journal, March 2018

  • Sadana, Pooja; Geyer, Rebecca; Pezoldt, Joern
  • Journal of Biological Chemistry, Vol. 293, Issue 22
  • DOI: 10.1074/jbc.RA117.001068

COI1 is a critical component of a receptor for jasmonate and the bacterial virulence factor coronatine
journal, May 2008

  • Katsir, L.; Schilmiller, A. L.; Staswick, P. E.
  • Proceedings of the National Academy of Sciences, Vol. 105, Issue 19
  • DOI: 10.1073/pnas.0802332105

Wounding-Induced Stomatal Closure Requires Jasmonate-Mediated Activation of GORK K+ Channels by a Ca2+ Sensor-Kinase CBL1-CIPK5 Complex
journal, January 2019


Adaptive evolution of threonine deaminase in plant defense against insect herbivores
journal, March 2011

  • Gonzales-Vigil, E.; Bianchetti, C. M.; Phillips, G. N.
  • Proceedings of the National Academy of Sciences, Vol. 108, Issue 14
  • DOI: 10.1073/pnas.1016157108

Increase in crop losses to insect pests in a warming climate
journal, August 2018

  • Deutsch, Curtis A.; Tewksbury, Joshua J.; Tigchelaar, Michelle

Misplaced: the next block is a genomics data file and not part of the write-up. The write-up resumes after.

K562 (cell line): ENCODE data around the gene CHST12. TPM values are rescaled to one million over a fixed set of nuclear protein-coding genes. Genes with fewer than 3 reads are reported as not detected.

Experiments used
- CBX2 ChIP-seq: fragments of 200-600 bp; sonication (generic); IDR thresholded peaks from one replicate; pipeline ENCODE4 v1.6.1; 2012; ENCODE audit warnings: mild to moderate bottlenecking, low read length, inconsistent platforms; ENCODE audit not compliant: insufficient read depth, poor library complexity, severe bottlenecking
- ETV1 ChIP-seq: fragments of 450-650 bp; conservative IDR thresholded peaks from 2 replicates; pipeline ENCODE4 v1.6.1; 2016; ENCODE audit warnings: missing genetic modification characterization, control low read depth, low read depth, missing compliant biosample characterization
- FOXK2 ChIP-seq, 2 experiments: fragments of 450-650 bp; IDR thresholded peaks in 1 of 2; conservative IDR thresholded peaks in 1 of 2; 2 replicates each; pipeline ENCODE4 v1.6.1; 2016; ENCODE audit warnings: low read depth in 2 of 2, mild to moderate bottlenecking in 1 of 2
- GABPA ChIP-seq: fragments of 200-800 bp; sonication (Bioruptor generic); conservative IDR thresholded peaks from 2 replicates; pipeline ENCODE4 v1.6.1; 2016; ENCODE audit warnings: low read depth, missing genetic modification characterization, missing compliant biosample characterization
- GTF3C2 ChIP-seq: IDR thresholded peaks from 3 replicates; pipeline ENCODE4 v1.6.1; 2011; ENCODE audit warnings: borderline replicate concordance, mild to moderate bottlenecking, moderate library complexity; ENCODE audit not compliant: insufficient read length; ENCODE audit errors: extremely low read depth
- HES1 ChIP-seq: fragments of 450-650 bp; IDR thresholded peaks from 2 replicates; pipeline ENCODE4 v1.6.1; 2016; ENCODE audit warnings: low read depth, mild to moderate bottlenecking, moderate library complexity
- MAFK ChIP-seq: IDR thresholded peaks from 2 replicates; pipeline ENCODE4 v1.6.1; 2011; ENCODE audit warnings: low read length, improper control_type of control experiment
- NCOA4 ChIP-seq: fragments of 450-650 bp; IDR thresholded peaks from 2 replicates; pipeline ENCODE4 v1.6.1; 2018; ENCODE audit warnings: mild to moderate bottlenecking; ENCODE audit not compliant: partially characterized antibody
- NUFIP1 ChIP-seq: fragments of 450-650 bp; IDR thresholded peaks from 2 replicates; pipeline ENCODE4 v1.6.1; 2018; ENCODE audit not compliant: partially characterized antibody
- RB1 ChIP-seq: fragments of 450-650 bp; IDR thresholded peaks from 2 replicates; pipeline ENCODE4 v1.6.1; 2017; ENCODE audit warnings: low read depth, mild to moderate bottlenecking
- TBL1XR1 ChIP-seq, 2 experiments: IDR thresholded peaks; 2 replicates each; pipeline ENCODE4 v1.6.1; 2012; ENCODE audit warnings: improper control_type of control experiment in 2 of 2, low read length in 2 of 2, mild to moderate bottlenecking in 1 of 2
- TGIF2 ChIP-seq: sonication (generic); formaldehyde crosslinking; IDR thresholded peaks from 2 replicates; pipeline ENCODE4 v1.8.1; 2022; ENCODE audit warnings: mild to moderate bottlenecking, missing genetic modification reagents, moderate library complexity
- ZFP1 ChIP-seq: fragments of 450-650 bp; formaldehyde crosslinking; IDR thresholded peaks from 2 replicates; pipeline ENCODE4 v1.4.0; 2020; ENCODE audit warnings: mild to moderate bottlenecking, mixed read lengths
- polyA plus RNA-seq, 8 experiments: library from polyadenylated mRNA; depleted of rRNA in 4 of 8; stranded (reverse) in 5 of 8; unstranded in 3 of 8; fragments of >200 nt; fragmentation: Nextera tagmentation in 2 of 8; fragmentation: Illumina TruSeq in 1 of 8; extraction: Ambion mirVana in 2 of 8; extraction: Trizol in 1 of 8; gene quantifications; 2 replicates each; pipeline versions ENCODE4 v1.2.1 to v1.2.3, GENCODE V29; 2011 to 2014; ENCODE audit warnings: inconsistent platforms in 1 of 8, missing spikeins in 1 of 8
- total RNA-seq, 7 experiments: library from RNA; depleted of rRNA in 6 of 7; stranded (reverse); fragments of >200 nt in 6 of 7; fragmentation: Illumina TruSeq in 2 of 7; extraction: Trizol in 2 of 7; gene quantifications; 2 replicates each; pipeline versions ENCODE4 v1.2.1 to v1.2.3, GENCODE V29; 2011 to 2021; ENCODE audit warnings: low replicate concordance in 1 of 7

• Science, Vol. 361, Issue 6405
  • DOI: 10.1126/science.aat3466

Glutamate triggers long-distance, calcium-based plant defense signaling
journal, September 2018


Wound-induced Proteinase Inhibitor in Tomato Leaves: Some Effects of Light and Temperature on the Wound Response
journal, January 1973


Control of Carbon Assimilation and Partitioning by Jasmonate: An Accounting of Growth–Defense Tradeoffs
journal, January 2016


Jasmonate Negatively Regulates Stomatal Development in Arabidopsis Cotyledons
journal, March 2018

  • Han, Xiao; Hu, Yanru; Zhang, Gensong
  • Plant Physiology, Vol. 176, Issue 4
  • DOI: 10.1104/pp.17.00444

Indirect suppression of photosynthesis on individual leaves by arthropod herbivory
journal, July 2008

  • Nabity, Paul D.; Zavala, Jorge A.; DeLucia, Evan H.
  • Annals of Botany, Vol. 103, Issue 4
  • DOI: 10.1093/aob/mcn127

From The Cover: Jasmonate-inducible plant enzymes degrade essential amino acids in the herbivore midgut
journal, December 2005

  • Chen, H.; Wilkerson, C. G.; Kuchar, J. A.
  • Proceedings of the National Academy of Sciences, Vol. 102, Issue 52
  • DOI: 10.1073/pnas.0509026102

For security and stability: SGT1 in plant defense and development
journal, October 2011

  • Meldau, Stefan; Baldwin, Ian T.; Wu, Jianqiang
  • Plant Signaling & Behavior, Vol. 6, Issue 10
  • DOI: 10.4161/psb.6.10.17708

New Insights into Plant Responses to the Attack from Insect Herbivores